2. 1 M HEPES-KOH (pH 7.5), for 50 ml: 14.2 g HEPES + 45 ml ddH2O. Bring to pH 7.5 with KOH and adjust volume with ddH2O to 50 ml (store at room temperature)
    3. 1 M DTT, for 50 ml: 7.5 g DTT in 50 ml ddH2O (store in aliquots at -20 °C)
    4. 0.5 M EGTA, for 50 ml: 9.5 g EGTA + 45 ml ddH2O. Bring to pH 8 with NaOH and adjust volume with ddH2O to 50 ml (store at room temperature)
    5. 0.5 M EDTA, for 50 ml: 9.3 g EDTA + 45 ml ddH2O. Bring to pH 8 with NaOH and adjust volume with ddH2O to 50 ml (store at room temperature)
    6. 1 M NaF, for 50 ml: 2.1 g NaF and adjust volume with ddH2O to 50 ml (store at 4 °C)
    7. 100 mM Na3VO4, for 100 ml: 1.82 g Na3VO4 + 90 ml ddH2O. Bring to pH 9 with HCl and boil solution until colorless. Cold solution to room temperature, adjust again to pH 9 with HCl and boil solution again (repeat this process until pH remain stable at pH 9 at room temperature). Adjust volume with ddH2O to 50 ml (store at -20 °C)
    8. 100 mM PMSF, for 10 ml: 174 mg PMSF adjust volume with ethanol to 10 ml (store in aliquots at -20 °C)
    9. 1 M MgCl2, for 10 ml: 4.76 g MgCl2 adjust volume with ddH2O to 10 ml (store in aliquots at -20 °C)
    10. 100 mM ATP, for 10 ml: 551 mg ATP adjust volume with ddH2O to 10 ml (store in aliquots at -20 °C)
  4. Protein extraction buffer
    5 mM EDTA
    5 mM EGTA
    2 mM DTT
    25 mM NaF
    1 mM Na3VO4
    50 mM BGP
    20% (v/v) glycerol
    1 mM PMSF
    1 tablet/100 ml protease inhibitor cocktail
    50 mM HEPES-KOH (pH 7.5)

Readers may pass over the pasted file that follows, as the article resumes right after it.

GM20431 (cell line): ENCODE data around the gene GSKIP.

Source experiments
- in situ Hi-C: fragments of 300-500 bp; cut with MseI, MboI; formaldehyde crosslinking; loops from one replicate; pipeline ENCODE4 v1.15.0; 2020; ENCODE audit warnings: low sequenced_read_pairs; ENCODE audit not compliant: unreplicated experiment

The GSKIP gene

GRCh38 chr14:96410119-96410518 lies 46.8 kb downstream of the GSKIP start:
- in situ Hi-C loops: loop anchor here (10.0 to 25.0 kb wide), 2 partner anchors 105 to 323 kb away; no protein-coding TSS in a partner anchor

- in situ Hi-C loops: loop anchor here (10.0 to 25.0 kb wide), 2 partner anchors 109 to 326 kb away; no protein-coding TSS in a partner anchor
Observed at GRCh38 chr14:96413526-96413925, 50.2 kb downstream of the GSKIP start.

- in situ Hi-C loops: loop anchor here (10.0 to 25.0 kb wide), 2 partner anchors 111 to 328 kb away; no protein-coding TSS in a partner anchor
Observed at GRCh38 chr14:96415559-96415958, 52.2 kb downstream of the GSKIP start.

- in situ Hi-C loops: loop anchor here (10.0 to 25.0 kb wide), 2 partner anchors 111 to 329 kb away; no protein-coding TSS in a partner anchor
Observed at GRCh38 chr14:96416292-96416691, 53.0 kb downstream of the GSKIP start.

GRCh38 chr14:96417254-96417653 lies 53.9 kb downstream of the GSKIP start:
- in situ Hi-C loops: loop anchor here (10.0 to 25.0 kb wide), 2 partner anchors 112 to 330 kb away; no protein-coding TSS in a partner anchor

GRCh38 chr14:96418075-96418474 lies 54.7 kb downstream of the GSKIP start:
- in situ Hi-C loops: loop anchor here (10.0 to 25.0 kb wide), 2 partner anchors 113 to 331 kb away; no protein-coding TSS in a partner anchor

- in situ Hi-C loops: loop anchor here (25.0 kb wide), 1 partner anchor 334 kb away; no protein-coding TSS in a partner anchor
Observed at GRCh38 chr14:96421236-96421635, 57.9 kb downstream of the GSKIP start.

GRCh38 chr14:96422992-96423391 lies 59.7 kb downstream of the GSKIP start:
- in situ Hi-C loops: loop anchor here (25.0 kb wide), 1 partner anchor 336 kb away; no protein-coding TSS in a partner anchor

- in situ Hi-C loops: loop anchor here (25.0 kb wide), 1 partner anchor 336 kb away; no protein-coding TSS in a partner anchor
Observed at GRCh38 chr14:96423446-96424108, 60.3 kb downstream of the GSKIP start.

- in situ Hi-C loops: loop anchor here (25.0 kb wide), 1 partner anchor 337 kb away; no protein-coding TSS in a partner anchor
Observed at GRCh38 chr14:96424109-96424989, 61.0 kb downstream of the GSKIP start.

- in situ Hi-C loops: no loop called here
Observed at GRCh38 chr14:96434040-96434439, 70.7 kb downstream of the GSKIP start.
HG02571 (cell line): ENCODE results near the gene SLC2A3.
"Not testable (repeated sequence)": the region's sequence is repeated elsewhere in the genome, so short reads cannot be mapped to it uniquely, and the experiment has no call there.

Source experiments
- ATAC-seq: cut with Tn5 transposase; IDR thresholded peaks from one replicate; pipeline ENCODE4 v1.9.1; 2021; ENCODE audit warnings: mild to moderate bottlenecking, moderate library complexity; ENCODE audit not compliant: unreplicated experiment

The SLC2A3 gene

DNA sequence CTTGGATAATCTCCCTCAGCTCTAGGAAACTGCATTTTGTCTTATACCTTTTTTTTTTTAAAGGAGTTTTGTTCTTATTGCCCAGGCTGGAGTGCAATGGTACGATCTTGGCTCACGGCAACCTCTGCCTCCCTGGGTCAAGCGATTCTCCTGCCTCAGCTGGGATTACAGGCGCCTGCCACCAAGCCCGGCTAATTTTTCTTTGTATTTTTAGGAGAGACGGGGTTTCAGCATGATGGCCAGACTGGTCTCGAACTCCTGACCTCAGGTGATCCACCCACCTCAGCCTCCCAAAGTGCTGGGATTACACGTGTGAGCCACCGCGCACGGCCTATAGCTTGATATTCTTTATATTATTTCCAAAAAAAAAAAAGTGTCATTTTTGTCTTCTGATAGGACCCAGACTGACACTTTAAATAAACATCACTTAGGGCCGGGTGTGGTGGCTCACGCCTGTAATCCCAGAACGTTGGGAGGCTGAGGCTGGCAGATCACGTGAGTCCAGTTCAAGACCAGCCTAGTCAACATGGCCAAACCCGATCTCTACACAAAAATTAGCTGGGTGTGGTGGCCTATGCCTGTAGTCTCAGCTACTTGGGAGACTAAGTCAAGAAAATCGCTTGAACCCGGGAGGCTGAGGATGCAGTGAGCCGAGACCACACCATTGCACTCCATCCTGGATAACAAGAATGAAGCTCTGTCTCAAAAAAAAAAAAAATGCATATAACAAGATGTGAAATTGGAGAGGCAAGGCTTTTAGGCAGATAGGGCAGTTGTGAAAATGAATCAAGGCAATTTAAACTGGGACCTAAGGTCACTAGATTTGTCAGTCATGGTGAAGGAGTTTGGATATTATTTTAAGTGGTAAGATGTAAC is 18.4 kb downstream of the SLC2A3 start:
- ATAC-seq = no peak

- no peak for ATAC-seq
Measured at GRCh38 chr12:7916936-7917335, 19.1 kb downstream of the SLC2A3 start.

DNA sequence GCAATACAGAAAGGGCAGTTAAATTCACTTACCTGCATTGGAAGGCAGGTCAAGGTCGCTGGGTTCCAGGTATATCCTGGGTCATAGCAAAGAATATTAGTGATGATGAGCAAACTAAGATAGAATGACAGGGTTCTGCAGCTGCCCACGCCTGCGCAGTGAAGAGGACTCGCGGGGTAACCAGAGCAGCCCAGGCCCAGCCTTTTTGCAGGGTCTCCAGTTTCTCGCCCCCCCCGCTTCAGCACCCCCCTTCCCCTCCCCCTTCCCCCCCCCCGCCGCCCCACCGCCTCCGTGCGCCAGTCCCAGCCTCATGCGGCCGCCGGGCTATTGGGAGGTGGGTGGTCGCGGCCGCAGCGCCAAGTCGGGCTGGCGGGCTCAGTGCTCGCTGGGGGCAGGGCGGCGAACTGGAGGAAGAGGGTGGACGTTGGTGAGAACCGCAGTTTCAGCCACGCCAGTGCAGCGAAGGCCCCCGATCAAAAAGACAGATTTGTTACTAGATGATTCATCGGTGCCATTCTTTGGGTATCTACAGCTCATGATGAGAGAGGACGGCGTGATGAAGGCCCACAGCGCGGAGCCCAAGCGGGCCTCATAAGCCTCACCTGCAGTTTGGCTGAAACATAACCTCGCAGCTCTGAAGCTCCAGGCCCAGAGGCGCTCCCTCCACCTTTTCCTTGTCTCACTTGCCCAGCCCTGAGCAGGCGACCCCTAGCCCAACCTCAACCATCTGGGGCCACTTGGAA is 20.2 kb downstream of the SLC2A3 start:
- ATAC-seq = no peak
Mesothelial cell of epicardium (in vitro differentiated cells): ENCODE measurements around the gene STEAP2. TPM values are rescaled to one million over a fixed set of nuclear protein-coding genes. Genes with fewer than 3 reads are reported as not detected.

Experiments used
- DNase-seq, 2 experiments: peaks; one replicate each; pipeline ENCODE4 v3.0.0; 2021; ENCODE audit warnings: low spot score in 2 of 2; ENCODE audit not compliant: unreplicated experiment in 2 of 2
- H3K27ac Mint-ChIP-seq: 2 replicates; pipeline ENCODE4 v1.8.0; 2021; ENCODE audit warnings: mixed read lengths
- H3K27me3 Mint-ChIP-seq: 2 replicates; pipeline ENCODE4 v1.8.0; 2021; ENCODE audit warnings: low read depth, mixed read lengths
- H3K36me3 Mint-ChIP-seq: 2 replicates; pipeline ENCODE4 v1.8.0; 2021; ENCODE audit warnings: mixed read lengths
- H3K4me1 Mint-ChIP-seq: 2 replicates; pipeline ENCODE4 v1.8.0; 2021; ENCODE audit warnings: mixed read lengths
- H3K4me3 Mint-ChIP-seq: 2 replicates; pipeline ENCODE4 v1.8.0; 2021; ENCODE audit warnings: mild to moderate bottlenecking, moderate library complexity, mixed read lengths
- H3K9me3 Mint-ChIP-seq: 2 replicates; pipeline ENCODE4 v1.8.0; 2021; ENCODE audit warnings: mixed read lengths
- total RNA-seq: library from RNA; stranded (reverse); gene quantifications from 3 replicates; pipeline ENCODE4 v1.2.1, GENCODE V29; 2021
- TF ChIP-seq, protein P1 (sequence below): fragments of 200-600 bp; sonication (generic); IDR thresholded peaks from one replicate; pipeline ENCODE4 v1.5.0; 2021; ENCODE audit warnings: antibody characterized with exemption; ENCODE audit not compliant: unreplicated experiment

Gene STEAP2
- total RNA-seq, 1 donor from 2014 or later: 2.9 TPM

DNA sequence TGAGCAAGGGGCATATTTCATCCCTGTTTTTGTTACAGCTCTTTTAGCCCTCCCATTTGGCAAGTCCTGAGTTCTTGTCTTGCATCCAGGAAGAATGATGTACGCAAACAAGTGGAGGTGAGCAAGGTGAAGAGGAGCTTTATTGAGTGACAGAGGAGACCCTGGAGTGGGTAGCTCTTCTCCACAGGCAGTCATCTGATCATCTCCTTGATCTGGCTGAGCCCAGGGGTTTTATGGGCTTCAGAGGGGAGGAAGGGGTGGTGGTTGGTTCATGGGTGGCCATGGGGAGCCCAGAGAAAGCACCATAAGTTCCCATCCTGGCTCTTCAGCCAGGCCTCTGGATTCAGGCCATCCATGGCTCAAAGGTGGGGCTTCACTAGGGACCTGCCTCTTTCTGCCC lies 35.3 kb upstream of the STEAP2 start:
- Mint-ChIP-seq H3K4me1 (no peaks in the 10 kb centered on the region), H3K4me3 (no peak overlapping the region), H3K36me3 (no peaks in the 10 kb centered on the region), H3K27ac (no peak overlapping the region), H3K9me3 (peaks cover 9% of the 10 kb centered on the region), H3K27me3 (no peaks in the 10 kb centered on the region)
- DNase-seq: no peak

5. 2x Laemli buffer
    125 mM Tris-HCl, pH 6.8
    4% (w/v) SDS
    20% (v/v) glycerol
    0.001% bromo-phenol-blue
  6. Washing buffer
    25 mM Tris-HCl (pH 7.5)
    0.1 % (v/v) Triton X-100
    0.05 % (w/v) BSA
    0.5 mM DTT
    0.1 mM Na3VO4
    5 mM NaF
  7. Protein renaturalization buffer
    25 mM Tris-HCl (pH 7.5)
    1 mM DTT
    0.1 mM Na3VO4
    5 m M NaF
  8. Cold reaction kinase buffer
    40 mM HEPES-KOH (pH 7.5)
    1 mM EGTA
    200 mM MgCl2
    2 mM DTT
    0.1 mM Na3VO4
  9. Hot reaction kinase buffer
    8 ml cold reaction kinase buffer
    25 µM cold ATP (no radioactive)
    80 µCi hot ATP (radioactive)
  10. STOP-washing buffer
    5% (w/v) TCA (trichloroacetic acid)
    1% (p/v) Na2PPi (sodium pyrophosphate)


We thank Prof. Christiane Laurière for giving us kind assistance in the development of this protocol. This work was supported by the Ministerio de Ciencia e Innovación, Fondo Europeo de Desarrollo Regional, and Consejo Superior de Investigaciones Científicas (grant BIO2014-52537-R to P.L.R). This protocol was adapted from the research article of Gonzalez-Guzman et al. (2012). The author declares no conflicts of interest.